Home U.S. Government U.S. Signals End to Citgo Protection by Mid-2022: Argus

U.S. Signals End to Citgo Protection by Mid-2022: Argus

U.S. Signals End to Citgo Protection by Mid-2022: Argus

In a 10 September letter to the Washington attorneys representing leading arbitration claimant Crystallex, the U.S. Treasury Department’s Office of Foreign Assets Control (OFAC) acknowledges that the Venezuelan opposition-controlled National Assembly’s mandate ends in January 2022. The lapse of this already tenuous mandate effectively ends the authority of opposition leader Juan Guaidó as Venezuela’s interim president.

CITGO Petroleum Corporation, the U.S. downstream arm of Venezuela’s national oil company PdV, is the target of myriad creditors and arbitration claimants. After the former US administration withdrew recognition of Venezuela’s president Nicolas Maduro in favor of Guaidó in January 2019 and imposed oil sanctions to drive Maduro out, Citgo came under the administrative control of the interim administration.

Crystallex as well as ConocoPhillips, among others with outstanding arbitration awards stemming from nationalization of their Venezuelan assets, have been battling in US courts for years to lay claim to PdV Holding, the Delaware-based indirect parents of Houston-based Citgo. In the letter made public yesterday, OFAC denies Crystallex’s request for a specific license for a judicial sale of PdV Holding shares at this “particularly sensitive” time based on State Department recommendations, but the US “will reassess whether the sale of the PDVH shares is consistent with United States foreign policy, as the situation in Venezuela evolves. The United States anticipates doing so during the first half of 2022 as warranted by changed circumstances.”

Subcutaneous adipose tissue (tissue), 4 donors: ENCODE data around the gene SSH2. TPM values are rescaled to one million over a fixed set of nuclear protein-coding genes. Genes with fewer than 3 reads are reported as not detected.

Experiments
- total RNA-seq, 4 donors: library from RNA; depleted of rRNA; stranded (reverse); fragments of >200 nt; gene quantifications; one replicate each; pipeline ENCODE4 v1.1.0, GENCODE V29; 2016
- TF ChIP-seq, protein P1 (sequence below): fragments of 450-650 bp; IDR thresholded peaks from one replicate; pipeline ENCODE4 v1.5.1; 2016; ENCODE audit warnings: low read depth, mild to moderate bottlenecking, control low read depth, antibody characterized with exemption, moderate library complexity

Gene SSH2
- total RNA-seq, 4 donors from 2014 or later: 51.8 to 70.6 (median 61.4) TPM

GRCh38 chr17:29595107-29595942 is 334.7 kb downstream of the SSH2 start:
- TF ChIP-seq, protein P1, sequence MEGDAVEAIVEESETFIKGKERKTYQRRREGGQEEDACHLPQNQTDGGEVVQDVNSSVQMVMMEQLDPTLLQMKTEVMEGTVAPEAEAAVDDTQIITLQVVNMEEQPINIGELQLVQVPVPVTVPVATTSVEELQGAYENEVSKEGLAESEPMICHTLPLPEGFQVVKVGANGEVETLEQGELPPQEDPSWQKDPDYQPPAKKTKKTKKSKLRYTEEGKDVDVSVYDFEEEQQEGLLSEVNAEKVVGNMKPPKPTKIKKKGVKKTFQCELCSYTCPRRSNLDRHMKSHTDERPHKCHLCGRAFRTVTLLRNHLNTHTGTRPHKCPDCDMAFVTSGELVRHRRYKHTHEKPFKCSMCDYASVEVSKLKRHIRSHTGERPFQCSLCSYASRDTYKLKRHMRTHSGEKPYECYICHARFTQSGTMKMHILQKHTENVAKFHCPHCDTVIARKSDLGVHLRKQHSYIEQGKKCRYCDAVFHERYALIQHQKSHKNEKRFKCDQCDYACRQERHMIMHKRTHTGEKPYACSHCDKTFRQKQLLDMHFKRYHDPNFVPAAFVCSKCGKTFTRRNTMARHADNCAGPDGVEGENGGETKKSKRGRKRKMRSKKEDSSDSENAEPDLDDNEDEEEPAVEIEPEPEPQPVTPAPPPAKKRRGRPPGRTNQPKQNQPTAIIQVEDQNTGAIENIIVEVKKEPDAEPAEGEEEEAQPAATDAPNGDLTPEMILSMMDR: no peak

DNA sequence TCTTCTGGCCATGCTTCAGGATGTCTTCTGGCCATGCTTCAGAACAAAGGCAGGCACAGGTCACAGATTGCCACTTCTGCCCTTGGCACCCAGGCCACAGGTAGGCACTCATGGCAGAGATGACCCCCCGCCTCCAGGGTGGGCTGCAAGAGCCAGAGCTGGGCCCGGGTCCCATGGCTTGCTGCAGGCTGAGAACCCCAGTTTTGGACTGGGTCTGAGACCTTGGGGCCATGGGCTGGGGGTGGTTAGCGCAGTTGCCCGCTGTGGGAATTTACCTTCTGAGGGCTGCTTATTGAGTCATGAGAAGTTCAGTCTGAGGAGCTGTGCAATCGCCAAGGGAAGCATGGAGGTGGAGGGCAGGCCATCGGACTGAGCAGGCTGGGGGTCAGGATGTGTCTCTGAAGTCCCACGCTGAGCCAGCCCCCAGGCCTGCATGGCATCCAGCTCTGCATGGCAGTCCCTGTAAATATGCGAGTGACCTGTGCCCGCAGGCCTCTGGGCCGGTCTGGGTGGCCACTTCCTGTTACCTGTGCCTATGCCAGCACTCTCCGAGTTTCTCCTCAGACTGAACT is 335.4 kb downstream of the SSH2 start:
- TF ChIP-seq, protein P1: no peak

The timing refers to Venezuelan political negotiations underway in Mexico, where the Maduro government and an opposition coalition have begun to hammer out initial social welfare cooperation ahead of November regional elections in which the opposition agreed to participate following years of electoral boycotts. Control over Venezuela’s overseas assets and a roadmap for the post-sanctions recovery of the oil industry are key topics of near-term discussion. US president Joe Biden’s administration has already signalled a willingness to gradually lift the byzantine financial and oil sanctions and executive orders on Venezuela if the negotiations progress.

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